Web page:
Lot 2130. A superb pair of pink-ground famille-rose 'Landscape' vases, seal marks and of the period of Qianlong (1736-1795); 36.5 cm., 14 3/8 in. Estimate 20,000,000 — 30,000,000 HKD. Lot sold 99,220,000 HKD . Courtesy Sotheby's 2010.
each well potted with a wide cylindrical body set between a slender waisted neck with a flared mouth at the top and a narrow slightly splayed foot, the neck flanked by a pair of archaistic iron-red C- shaped 'ear' handles, the body deftly painted with a continuous idyllic landscape filled with humble thatched-roof cottages and large pavilion homes overlooking calm lakes surrounded by trees and rocky blue-green hills, the neck and foot similarly decorated with large stylised lotus blooms and hibiscus flowers borne on acanthus leaf scrolls, all reserved on a pink enamel ground finely painted with a dense pink feather scroll ground, the neck further collared by a blue ruyi-head band below the mouth, the details picked out in gilt with the mouth further edged gilt, the interior and base glazed in turquoise, the base inscribed with a six-character reign mark in iron-red reserved on a white square.
Provenance: Nagatani Inc., Chicago, 1960s.
Note: Idealized landscape scenes encircling the body of a vase, like a painting on an unrolled hand scroll, are rather rare on Qianlong porcelain. Such continuous paintings commanded not only accomplished brushwork but also particular skill at composition. Mountainous landscapes featuring pavilions in richly coloured vegetation among towering rockwork and expanses of water were applied onto porcelain by Tang Ying (1682-1756), superintendent of the Jingdezhen imperial factory and a gifted painter himself. Scenes signed with his seal, either painted by him directly onto the vessel or transferred there from his ink paintings by professional porcelain decorators have survived from the early Qianlong period; see, for example, Peter Y.K. Lam, 'Tang Ying (1682-1756). The Imperial Factory Superintendent at Jingdezhen', Transactions of the Oriental Ceramic Society vol. 63, 1998-9, pp. 65-82, figs 8 and 9, where a landscape painting by Tang Ying is compared to a porcelain vase with similar decoration from the collection of Paul and Helen Bernat, sold in these rooms, 15th November 1988, lot 52.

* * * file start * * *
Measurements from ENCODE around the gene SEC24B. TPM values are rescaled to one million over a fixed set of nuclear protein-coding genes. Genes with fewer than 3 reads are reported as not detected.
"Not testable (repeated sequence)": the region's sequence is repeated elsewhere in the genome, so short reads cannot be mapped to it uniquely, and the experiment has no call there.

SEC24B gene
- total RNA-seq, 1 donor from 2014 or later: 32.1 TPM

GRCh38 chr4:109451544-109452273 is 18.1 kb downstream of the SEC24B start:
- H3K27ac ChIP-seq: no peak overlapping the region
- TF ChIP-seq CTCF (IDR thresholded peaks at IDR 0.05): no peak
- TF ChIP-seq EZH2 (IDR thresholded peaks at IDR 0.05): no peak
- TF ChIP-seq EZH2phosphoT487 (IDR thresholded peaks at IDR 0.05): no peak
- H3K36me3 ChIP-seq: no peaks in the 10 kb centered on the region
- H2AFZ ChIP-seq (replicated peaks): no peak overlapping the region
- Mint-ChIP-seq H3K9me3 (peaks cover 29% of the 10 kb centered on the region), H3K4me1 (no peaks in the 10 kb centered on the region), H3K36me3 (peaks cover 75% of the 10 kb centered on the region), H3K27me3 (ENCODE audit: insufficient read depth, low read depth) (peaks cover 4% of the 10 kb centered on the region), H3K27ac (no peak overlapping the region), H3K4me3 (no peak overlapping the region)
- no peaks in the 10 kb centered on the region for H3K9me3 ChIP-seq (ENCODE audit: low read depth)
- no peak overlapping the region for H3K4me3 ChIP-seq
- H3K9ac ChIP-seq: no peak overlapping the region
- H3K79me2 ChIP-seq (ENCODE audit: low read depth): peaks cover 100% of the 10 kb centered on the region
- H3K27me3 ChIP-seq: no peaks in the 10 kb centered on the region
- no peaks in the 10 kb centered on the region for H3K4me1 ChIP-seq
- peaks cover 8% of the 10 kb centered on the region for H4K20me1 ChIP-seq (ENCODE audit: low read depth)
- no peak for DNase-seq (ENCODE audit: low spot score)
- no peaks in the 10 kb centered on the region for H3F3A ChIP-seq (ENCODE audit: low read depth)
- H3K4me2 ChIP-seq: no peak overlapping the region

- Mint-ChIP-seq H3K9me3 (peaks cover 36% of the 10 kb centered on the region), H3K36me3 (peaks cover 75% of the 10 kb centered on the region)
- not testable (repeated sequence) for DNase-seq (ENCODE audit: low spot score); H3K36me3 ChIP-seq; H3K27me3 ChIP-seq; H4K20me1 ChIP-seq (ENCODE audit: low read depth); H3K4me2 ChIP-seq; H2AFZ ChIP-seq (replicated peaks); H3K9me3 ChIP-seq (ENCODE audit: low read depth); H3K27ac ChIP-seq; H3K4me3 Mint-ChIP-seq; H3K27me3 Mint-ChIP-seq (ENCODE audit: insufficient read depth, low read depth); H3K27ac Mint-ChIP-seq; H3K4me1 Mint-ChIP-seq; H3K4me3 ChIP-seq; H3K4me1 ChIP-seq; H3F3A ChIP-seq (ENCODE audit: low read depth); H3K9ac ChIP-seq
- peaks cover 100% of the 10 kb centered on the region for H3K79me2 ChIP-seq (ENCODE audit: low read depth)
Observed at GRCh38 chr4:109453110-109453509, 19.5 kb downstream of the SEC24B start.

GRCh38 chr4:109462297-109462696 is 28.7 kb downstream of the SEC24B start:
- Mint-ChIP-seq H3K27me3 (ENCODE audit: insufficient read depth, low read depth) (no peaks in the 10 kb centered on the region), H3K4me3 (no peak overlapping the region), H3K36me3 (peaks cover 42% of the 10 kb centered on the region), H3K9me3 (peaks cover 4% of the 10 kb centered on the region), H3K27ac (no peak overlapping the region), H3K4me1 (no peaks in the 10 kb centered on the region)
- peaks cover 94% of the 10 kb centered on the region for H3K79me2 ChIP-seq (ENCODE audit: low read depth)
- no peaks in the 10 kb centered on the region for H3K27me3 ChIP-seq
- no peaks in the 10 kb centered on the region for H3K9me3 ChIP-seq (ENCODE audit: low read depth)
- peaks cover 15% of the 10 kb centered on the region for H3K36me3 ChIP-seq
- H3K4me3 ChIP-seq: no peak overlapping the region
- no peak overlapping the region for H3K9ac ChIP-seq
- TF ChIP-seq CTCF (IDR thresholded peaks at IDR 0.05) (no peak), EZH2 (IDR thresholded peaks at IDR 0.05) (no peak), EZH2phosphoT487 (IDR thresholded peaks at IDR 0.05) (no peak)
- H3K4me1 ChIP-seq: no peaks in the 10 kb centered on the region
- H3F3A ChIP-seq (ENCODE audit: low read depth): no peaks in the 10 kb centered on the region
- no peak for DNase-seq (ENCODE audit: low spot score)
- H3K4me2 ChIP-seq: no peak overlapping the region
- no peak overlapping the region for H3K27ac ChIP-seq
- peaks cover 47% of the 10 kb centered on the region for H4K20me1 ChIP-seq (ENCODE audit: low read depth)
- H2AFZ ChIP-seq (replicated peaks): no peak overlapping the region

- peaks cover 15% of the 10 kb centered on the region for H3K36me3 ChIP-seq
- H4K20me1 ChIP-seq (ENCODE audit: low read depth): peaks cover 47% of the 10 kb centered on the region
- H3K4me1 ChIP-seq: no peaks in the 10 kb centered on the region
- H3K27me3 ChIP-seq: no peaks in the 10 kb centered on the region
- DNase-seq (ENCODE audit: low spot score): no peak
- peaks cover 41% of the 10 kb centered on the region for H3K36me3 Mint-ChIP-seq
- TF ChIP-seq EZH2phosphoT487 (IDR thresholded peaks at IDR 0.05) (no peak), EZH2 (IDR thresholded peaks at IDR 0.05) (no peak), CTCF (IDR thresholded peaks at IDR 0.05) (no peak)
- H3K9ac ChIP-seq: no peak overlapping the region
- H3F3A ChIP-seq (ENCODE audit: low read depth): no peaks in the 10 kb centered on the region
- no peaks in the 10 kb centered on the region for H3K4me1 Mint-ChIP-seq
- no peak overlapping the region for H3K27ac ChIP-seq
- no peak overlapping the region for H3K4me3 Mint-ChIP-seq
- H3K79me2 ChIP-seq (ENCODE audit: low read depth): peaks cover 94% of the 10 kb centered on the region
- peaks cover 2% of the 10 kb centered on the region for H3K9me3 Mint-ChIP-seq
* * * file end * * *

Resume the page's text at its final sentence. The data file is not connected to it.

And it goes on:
With their combination of dramatic mountain sceneries with formal scrollwork on a coloured ground, these vases from J.T. Tai & Co. represent a somewhat later stage of porcelain decoration in the Qianlong reign. Although the individual elements of both shape and decoration are all well known from this reign, close counterparts are difficult to find, since the Qianlong potters were masters at combining their many style elements in myriad ways to create ever new designs. The pink-ground neck and foot with formal floral scrolls are simulating the sgraffiato work characteristic of yangcai porcelain from the early Qianlong period by replacing its needlepoint engraving with finely painted scrollwork in a darker shade of pink.
Similar vases were more typically painted with landscapes forming a backdrop for figure scenes and the floral scrolls are more often set against a darker puce-coloured ground. A pair of Qianlong vases of related form decorated in this way from the Chang Foundation, Taipei, is illustrated in James Spencer, Selected Chinese Ceramics from Han to Qing Dynasties, Taipei, 1990, pl. 168; and a single vase is published in the Illustrated Catalogue of Ch'ing Dynasty Porcelain in the National Palace Museum, Republic of China: Ch'ien-lung Ware and Other Wares, Tokyo, 1981, pl. 36.
Vases of this basic model inspired copies in later reigns, particularly in the Daoguang period. A related Daoguang vase in the National Palace Museum, Taipei, with figures in a landscape and a pink-coloured neck is illustrated ibid., pl. 120; another in the Palace Museum, Beijing, with a garden scene and a puce-coloured neck is illustrated in Zhongguo taoci quanji[Complete series on Chinese ceramics], Shanghai, 2000, vol. 15, pl. 165.
Sotheby's. Masterpieces of Qing Imperial Porcelain from J.T. Tai & Co., Hong Kong, 07 Oct 2010